NASHVILLE, Tenn. (WKRN) – A possible slowdown looms for a major Nashville thoroughfare.
Along Shelby Avenue, just east of I-24, you’ll spot cars and canines. This is where rubber meets the road and commuters meet homes.
“It’s not so bad,” said Michelle Hungate, one of the many who live along the roadway. “I wouldn’t mind if it got a little bit slower.”
The stretch of roadways runs fast for residential.
While most residential roads in Nashville have 30 mph speed limits, Shelby is set at 35, and daily commuters can inch closer to 40 mph.
“People get rambunctious, especially when it’s getting off work time, going to work time,” added Jim Edmondson, another neighbor. “They crank on it a little bit.”
News 2 hit the streets, with our own speed tracker.
After a quick check of 50 cars, we found 30 percent to be speeding.
Metro council is taking a look as well.
“You’ve got pedestrians going across with baby strollers and dogs, all of those things. We’ve had a lot of near miss incidents,” said District 6 Council Member, Brett Withers. “The proposal is to lower the speed limit from 35 mph, to 30 mph.”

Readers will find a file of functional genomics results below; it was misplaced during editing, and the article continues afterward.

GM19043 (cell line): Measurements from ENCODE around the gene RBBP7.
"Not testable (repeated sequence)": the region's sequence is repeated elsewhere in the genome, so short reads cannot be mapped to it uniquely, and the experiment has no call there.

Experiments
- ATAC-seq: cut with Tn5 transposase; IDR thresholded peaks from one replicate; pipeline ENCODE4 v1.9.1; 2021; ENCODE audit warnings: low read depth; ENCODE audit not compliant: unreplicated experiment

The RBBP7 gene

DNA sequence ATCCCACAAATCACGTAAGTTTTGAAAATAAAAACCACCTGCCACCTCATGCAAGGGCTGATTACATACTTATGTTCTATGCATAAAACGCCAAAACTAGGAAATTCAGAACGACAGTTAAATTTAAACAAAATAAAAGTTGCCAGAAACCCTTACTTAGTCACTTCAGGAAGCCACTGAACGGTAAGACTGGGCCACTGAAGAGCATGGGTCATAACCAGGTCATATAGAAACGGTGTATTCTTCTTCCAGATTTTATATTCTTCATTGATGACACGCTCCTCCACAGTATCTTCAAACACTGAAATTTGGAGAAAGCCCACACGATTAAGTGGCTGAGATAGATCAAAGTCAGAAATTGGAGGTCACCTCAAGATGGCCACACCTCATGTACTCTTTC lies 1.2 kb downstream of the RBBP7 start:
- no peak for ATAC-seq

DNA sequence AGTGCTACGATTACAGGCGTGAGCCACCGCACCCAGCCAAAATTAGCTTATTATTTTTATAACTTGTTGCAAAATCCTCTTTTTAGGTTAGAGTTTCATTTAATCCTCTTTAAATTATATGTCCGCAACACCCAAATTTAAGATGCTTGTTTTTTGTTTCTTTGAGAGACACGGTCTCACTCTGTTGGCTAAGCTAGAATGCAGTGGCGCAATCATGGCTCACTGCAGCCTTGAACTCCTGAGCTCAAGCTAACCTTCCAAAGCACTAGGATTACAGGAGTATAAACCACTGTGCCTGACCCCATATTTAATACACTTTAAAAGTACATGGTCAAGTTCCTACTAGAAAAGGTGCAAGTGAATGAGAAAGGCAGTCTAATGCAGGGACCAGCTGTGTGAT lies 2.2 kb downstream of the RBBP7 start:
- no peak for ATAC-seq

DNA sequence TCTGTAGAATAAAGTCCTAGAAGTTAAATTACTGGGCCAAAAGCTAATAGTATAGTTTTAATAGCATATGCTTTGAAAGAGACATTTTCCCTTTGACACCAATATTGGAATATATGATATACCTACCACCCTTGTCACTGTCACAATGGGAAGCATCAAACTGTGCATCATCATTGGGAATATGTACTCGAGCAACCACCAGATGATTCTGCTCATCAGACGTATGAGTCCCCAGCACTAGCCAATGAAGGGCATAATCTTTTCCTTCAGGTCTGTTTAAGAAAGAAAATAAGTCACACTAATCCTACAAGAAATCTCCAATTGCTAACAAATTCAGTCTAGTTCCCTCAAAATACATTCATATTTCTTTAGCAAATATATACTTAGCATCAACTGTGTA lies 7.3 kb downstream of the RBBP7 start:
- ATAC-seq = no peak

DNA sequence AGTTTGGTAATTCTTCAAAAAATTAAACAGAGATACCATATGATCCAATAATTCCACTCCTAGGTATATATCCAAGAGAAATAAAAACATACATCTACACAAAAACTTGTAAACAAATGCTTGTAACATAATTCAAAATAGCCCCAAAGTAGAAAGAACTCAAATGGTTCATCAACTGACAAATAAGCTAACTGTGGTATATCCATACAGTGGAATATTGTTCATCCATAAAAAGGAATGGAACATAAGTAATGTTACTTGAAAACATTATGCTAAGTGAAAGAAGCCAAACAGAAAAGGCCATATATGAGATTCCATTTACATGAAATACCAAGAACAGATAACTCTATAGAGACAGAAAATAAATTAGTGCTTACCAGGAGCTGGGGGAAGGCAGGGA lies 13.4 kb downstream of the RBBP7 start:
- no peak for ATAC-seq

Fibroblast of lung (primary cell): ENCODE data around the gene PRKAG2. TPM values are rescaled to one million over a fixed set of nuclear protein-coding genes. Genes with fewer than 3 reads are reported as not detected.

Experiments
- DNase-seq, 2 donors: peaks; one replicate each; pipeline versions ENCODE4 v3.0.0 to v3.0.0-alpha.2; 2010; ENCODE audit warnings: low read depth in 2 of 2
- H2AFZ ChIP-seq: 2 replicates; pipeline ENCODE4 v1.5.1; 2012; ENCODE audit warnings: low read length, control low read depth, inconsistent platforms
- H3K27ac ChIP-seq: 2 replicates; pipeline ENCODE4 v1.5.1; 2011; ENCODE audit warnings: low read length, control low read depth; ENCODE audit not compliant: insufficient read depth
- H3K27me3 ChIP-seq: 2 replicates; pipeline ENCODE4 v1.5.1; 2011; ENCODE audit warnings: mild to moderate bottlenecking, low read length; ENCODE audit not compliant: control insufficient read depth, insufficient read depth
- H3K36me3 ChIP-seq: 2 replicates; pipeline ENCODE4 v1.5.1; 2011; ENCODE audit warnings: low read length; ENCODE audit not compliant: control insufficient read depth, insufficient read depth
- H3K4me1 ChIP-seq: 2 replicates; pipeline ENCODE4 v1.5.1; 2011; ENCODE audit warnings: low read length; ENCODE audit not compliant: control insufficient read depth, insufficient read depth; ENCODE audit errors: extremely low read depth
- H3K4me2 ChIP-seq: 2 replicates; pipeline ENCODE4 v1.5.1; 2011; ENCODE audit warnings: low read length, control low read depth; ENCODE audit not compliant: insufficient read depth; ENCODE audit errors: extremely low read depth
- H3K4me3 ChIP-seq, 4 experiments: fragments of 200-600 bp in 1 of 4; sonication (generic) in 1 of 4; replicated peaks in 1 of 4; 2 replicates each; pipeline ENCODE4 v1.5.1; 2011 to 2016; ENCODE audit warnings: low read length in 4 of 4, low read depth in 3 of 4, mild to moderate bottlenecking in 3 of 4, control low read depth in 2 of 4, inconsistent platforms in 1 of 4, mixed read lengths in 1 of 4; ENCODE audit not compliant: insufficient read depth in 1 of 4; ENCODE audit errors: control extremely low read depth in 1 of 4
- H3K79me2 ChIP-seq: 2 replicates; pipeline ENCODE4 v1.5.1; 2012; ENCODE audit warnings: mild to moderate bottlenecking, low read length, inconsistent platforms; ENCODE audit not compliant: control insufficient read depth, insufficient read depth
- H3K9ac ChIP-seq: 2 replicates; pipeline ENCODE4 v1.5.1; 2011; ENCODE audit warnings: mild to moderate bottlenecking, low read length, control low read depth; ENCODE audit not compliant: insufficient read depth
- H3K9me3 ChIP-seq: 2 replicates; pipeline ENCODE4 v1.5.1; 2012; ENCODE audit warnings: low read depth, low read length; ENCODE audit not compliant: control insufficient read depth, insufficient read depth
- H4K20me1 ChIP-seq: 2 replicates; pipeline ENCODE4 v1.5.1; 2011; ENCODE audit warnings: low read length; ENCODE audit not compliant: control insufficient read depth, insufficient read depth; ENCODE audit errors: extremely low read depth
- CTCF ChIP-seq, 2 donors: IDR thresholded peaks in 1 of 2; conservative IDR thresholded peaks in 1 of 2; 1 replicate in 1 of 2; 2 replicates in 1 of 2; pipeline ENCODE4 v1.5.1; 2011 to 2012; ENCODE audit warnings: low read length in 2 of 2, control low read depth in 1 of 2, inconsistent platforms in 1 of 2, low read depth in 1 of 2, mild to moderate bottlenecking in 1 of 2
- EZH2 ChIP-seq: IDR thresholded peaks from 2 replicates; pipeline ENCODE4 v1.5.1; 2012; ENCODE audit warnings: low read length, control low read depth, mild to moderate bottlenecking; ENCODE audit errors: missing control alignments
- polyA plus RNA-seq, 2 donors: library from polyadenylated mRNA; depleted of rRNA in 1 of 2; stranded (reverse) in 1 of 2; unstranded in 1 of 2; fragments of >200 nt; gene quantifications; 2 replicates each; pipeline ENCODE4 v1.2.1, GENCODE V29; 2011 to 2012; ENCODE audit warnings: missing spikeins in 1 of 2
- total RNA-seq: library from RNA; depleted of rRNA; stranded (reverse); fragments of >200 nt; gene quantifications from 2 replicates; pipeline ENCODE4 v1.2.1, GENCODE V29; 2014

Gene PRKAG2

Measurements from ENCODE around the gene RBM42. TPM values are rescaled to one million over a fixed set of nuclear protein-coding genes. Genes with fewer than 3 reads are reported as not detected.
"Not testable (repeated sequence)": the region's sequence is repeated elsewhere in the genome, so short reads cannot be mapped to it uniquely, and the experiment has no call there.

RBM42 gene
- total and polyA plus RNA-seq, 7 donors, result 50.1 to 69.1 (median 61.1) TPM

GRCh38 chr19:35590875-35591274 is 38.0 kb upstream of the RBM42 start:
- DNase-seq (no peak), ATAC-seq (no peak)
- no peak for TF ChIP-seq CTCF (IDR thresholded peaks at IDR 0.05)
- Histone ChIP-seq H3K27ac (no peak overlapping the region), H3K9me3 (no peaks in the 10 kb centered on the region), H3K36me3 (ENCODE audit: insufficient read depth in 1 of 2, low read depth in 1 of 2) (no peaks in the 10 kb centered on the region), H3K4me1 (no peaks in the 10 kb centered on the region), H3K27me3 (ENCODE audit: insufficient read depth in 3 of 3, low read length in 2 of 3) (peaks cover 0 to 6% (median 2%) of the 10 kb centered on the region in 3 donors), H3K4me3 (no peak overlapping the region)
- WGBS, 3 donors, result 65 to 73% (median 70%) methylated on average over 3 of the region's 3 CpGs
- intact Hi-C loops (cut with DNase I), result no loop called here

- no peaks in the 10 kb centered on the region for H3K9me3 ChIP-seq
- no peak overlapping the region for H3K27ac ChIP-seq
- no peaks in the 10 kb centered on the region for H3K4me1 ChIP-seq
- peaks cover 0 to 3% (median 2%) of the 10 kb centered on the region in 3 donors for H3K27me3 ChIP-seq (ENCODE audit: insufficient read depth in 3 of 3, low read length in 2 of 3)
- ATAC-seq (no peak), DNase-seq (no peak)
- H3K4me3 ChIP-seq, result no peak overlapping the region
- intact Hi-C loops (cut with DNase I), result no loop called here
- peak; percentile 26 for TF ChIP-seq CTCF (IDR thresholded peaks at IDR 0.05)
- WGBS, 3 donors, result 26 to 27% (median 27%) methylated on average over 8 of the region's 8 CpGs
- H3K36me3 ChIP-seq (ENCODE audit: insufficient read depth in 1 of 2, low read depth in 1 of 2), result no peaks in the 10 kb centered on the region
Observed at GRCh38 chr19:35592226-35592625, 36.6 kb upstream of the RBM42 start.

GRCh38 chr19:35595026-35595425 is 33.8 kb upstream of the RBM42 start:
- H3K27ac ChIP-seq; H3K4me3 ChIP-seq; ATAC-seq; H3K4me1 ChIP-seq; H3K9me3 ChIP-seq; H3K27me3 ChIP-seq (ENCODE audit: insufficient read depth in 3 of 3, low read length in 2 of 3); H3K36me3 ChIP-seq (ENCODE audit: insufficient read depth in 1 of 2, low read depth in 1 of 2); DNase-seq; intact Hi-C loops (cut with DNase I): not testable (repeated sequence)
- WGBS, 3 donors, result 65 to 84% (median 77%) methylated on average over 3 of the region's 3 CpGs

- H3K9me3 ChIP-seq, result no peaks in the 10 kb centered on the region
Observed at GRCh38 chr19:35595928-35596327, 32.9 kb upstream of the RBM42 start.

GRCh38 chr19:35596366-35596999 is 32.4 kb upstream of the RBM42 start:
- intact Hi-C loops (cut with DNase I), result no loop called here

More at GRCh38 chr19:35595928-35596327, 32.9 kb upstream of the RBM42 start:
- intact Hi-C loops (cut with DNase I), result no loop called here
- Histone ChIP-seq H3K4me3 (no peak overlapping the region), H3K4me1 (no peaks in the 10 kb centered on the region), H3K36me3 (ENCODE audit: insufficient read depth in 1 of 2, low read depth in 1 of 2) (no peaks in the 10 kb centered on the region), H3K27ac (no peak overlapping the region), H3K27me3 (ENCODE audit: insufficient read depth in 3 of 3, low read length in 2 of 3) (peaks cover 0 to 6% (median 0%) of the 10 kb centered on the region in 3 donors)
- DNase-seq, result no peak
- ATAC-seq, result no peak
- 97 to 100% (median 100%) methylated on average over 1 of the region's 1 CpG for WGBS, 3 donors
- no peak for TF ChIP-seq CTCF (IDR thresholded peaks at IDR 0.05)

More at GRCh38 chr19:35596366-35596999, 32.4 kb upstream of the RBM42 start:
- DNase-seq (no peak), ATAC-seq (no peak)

The change would occur between S. 5th St. and Shelby Bottoms Park.
That proposal came from the neighbors themselves.
“I had a lot of requests right here in particular, in this area,” said Withers.
“Shelby’s a main thoroughfare, it doesn’t bother us living on the street,” noted Don Hejny, who’s live along Shelby for five years. “I think the speed limit’s fine.”
For other’s though, that 35 is a touch too high.
“We love those kids across the street over there,” added Edmondson. “We don’t want to take a chance of them getting injured or hurt.”
From here, it’s up to the Traffic and Parking Commission, after Public Works engineers did a study and requested a speed reduction.
They hope that everyone gets where they need to go safe, sound, and a touch slower.
“I’m in no hurry,” said Edmondson. “I’m 70 years old, I don’t need to be in a hurry.”
The Traffic and parking Commission will discuss the proposal on Nov. 13.
That meeting will take place at 3 p.m. at the Howard Office Building and is open to the public.
Anyone who wishes to voice their opinion on the proposal, can email firstname.lastname@example.org.